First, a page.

Carpal tunnel syndrome (CTS) is a common compressive neuropathy in which the median nerve is compressed at the level of the carpal tunnel [1, 2]. CTS can occur in one or both hands, and is either idiopathic (spontaneous) or dynamic (only during certain movements). The compression leads to numbness and tingling in the first three fingers and the radial side of the ring finger, paresthesia, pain, and (in severe cases) weakness. The symptoms are often worse at night or after use of the hand . Prevalence is estimated to be about 4% in the general population  and up to 10% in the working population . Although CTS can occur at any age, it most commonly occurs between 40 to 60 years and its prevalence is higher in women compared to men . Obesity, diabetes mellitus, and alcohol abuse are risk factors for developing CTS . Occupation has been identified as an environmental risk factor: vibration, hand force, and repetition are associated with increased risk for developing CTS . Furthermore, there is a psychological component to the experience of CTS symptoms: depression has been reported as a predictor of pain in CTS patients .
CTS can be diagnosed using electromyography (EMG). Compression of the median nerve can lead to damage and dysfunction of the myelin sheath, resulting in slowed conduction velocity, which can be detected using EMG . Treatment options to reduce the compression and relieve symptoms can be roughly divided into surgical and non-surgical procedures. Non-surgical, less invasive treatment options are numerous, including oral medication, corticosteroid injections, splinting, exercise, and mobilization interventions [8–12]. However, there is only short-term or limited evidence of benefit for these interventions. Many (non-steroidal) drugs did not prove to be significantly superior compared to placebo . There is only limited evidence for the effectiveness of splinting, exercise, and mobilization interventions [10, 11]. Local corticosteroid injections provide considerable symptom relief and therefore show the best results of the non-surgical treatments [8, 9]. However, corticosteroids seem to merely suppress CTS symptoms and the positive effects do not last [8, 13]. The treatment effect diminishes over time and half of patients who receive corticosteroid injections experience recurrence of symptoms within a year .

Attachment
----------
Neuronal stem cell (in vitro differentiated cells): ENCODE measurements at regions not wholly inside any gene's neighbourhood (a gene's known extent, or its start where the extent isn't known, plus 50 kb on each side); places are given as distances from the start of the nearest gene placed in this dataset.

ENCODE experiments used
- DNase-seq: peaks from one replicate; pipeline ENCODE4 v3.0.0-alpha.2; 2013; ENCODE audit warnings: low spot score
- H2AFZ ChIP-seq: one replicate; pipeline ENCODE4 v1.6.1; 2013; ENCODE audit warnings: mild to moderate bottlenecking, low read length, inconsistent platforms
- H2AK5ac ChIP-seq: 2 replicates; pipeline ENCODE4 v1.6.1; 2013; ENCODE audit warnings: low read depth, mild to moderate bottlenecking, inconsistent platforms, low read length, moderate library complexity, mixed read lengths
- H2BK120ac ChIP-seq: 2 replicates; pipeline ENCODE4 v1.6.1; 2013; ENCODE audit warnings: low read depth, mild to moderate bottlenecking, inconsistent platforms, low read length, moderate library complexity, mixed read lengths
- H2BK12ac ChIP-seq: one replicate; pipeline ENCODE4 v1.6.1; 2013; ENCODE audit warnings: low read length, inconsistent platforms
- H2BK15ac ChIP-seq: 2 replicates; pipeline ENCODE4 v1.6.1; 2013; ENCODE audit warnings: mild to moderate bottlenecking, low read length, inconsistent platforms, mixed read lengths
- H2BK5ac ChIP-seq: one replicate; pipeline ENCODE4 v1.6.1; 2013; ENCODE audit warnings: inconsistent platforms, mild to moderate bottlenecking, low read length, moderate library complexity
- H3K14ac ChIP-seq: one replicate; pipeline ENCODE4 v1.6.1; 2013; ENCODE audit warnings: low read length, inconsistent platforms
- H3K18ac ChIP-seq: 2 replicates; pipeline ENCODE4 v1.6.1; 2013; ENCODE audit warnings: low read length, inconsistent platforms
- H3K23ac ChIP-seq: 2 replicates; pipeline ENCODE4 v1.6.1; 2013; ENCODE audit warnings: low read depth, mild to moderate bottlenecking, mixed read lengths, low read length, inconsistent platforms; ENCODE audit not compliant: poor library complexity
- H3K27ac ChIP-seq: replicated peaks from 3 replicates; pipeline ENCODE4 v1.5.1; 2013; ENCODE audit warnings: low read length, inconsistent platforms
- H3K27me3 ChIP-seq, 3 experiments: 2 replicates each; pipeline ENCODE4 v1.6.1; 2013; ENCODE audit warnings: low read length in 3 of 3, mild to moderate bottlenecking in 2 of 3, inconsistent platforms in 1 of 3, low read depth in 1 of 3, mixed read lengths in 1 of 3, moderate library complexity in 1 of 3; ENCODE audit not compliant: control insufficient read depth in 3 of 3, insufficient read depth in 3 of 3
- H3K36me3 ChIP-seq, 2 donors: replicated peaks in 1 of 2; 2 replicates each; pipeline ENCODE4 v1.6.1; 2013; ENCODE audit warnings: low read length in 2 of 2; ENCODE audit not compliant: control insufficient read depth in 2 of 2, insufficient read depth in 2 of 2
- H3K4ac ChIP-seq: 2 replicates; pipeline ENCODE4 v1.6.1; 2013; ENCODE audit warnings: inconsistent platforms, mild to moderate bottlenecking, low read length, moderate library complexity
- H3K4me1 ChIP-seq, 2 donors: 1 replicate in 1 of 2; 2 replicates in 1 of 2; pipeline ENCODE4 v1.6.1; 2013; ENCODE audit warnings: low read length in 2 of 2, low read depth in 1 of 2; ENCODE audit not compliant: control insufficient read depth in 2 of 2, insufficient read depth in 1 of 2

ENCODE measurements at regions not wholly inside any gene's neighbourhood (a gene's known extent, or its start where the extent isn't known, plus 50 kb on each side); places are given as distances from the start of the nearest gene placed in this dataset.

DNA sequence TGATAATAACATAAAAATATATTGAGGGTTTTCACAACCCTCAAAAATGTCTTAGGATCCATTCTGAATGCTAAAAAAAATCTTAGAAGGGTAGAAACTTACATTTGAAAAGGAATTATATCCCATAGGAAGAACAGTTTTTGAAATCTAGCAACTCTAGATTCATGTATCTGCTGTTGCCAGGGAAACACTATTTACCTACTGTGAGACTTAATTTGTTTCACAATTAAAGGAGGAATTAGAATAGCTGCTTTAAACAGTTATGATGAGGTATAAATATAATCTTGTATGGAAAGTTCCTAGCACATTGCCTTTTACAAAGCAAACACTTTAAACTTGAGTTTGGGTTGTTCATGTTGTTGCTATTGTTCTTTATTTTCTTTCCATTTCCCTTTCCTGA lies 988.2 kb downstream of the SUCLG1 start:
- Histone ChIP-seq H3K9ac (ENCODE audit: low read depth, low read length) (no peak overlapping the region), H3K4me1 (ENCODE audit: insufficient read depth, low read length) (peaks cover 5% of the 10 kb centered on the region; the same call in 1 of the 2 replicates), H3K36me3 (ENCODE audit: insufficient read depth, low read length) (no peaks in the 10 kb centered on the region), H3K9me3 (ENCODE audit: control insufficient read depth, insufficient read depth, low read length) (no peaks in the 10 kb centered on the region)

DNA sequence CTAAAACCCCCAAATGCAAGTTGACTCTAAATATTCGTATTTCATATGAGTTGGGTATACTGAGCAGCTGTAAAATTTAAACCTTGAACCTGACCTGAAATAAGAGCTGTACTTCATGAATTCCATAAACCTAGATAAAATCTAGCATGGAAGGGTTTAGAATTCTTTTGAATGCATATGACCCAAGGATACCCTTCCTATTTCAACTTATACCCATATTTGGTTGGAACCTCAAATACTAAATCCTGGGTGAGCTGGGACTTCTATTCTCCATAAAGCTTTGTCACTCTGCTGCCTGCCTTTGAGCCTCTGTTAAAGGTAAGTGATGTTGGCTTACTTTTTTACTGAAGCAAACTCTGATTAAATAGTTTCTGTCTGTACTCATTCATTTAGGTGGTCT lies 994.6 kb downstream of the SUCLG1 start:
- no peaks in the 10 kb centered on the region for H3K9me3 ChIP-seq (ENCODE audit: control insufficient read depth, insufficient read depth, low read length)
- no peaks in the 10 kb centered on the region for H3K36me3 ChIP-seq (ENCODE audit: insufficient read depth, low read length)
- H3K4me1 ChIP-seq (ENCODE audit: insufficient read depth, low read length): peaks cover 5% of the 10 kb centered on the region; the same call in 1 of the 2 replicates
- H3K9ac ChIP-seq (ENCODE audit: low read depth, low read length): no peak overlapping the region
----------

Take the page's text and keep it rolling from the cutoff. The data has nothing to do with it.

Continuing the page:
Compared to non-surgical treatment, surgery is the only known treatment option that shows long-term positive effects . The principle of the procedure, called carpal tunnel release (CTR), is to decompress the nerve by dividing the transverse carpal ligament . Evidence suggests that CTR is a more effective treatment for CTS than splinting or oral medication, especially long-term . However, up to 30% of patients who underwent CTR experience persistence or recurrence of CTS symptoms in the long-term or suffer from complications [16, 17]. Therefore, there is still a clear need for an alternative non-invasive therapy, possibly making surgery redundant for a sub-category of patients.
Another promising non-surgical treatment for CTS is mechanical wrist traction using the Phystrac traction device. The Phystrac applies repeated traction movements to the wrist in different positions using gravitational force. Brunarski et al. described four case studies using mechanical traction that showed promising results . In an observational study, physical therapists reported a success rate of 70% with mechanical traction immediately post-treatment , and 60% after two years follow-up . However, until now, no randomized controlled trial (RCT) has been performed to show clinical evidence for the effectiveness of mechanical traction as compared to care as usual (surgical and non-surgical intervention).
Hypothesis and objectives
The purpose of this study is to evaluate the effectiveness of mechanical traction in alleviating symptoms and improving hand function in patients with CTS compared to care as usual. The primary outcome is the change from baseline in symptom severity and functional status at 12 months, which is measured using the Boston Carpal Tunnel Questionnaire (BCTQ). Change from baseline in functional status and symptom severity at three and six months will be used as covariates. As secondary outcomes, we will assess quality of life, health related resource utilization, and absenteeism from work. Tertiary outcome is the impact of psychological distress on treatment outcome. We hypothesize that hand function and symptom severity will significantly improve more in CTS patients receiving 12 treatments with mechanical traction compared to CTS patients who receive care as usual after 12 months. Moreover, 12 treatments with mechanical traction will result in less absenteeism from work, a higher quality of life, and less health related resource utilization compared to care as usual in CTS patients after 12 months follow-up. Furthermore, a higher degree of depression and anxiety at baseline will result in a lower treatment effect in CTS patients.